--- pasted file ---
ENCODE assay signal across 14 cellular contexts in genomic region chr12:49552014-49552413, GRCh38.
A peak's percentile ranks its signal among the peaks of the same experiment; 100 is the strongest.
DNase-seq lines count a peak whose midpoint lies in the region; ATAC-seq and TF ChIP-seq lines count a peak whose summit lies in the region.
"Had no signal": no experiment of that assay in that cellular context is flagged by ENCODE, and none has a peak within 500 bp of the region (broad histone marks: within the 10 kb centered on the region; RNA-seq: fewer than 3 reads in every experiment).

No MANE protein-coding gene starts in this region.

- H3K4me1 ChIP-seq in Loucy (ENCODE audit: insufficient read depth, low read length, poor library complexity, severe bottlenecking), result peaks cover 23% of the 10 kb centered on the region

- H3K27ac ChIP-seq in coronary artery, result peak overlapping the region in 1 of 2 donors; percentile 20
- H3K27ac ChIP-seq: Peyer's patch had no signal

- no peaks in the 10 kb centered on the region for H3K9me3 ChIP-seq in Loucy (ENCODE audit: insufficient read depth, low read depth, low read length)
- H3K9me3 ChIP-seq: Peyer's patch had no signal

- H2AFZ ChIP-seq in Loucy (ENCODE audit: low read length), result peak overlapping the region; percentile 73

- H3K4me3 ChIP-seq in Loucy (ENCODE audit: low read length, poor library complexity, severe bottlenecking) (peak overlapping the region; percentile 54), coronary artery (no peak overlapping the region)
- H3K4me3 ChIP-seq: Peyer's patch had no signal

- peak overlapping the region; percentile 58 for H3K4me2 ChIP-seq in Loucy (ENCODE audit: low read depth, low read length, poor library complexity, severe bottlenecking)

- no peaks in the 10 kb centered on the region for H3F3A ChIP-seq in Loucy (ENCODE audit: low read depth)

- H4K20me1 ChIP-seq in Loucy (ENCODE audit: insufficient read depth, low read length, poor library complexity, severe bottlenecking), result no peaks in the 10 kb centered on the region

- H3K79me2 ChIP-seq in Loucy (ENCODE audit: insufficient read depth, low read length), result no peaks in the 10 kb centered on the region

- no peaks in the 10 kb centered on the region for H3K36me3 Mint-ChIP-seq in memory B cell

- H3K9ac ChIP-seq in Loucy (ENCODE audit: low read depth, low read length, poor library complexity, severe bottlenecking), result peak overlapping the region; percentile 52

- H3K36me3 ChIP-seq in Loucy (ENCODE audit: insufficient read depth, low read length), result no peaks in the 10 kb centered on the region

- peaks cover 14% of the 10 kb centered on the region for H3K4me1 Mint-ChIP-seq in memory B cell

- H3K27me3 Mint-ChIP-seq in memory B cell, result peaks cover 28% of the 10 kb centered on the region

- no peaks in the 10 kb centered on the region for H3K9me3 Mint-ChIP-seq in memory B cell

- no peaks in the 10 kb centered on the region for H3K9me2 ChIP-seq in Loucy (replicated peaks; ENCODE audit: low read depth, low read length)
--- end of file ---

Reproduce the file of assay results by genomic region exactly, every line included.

ENCODE assay signal across 14 cellular contexts in genomic region chr12:49552014-49552413, GRCh38.
A peak's percentile ranks its signal among the peaks of the same experiment; 100 is the strongest.
DNase-seq lines count a peak whose midpoint lies in the region; ATAC-seq and TF ChIP-seq lines count a peak whose summit lies in the region.
"Had no signal": no experiment of that assay in that cellular context is flagged by ENCODE, and none has a peak within 500 bp of the region (broad histone marks: within the 10 kb centered on the region; RNA-seq: fewer than 3 reads in every experiment).

No MANE protein-coding gene starts in this region.

- H3K4me1 ChIP-seq in Loucy (ENCODE audit: insufficient read depth, low read length, poor library complexity, severe bottlenecking), result peaks cover 23% of the 10 kb centered on the region

- H3K27ac ChIP-seq in coronary artery, result peak overlapping the region in 1 of 2 donors; percentile 20
- H3K27ac ChIP-seq: Peyer's patch had no signal

- no peaks in the 10 kb centered on the region for H3K9me3 ChIP-seq in Loucy (ENCODE audit: insufficient read depth, low read depth, low read length)
- H3K9me3 ChIP-seq: Peyer's patch had no signal

- H2AFZ ChIP-seq in Loucy (ENCODE audit: low read length), result peak overlapping the region; percentile 73

- H3K4me3 ChIP-seq in Loucy (ENCODE audit: low read length, poor library complexity, severe bottlenecking) (peak overlapping the region; percentile 54), coronary artery (no peak overlapping the region)
- H3K4me3 ChIP-seq: Peyer's patch had no signal

- peak overlapping the region; percentile 58 for H3K4me2 ChIP-seq in Loucy (ENCODE audit: low read depth, low read length, poor library complexity, severe bottlenecking)

- no peaks in the 10 kb centered on the region for H3F3A ChIP-seq in Loucy (ENCODE audit: low read depth)

- H4K20me1 ChIP-seq in Loucy (ENCODE audit: insufficient read depth, low read length, poor library complexity, severe bottlenecking), result no peaks in the 10 kb centered on the region

- H3K79me2 ChIP-seq in Loucy (ENCODE audit: insufficient read depth, low read length), result no peaks in the 10 kb centered on the region

- no peaks in the 10 kb centered on the region for H3K36me3 Mint-ChIP-seq in memory B cell

- H3K9ac ChIP-seq in Loucy (ENCODE audit: low read depth, low read length, poor library complexity, severe bottlenecking), result peak overlapping the region; percentile 52

- H3K36me3 ChIP-seq in Loucy (ENCODE audit: insufficient read depth, low read length), result no peaks in the 10 kb centered on the region

- peaks cover 14% of the 10 kb centered on the region for H3K4me1 Mint-ChIP-seq in memory B cell

- H3K27me3 Mint-ChIP-seq in memory B cell, result peaks cover 28% of the 10 kb centered on the region

- no peaks in the 10 kb centered on the region for H3K9me3 Mint-ChIP-seq in memory B cell

- no peaks in the 10 kb centered on the region for H3K9me2 ChIP-seq in Loucy (replicated peaks; ENCODE audit: low read depth, low read length)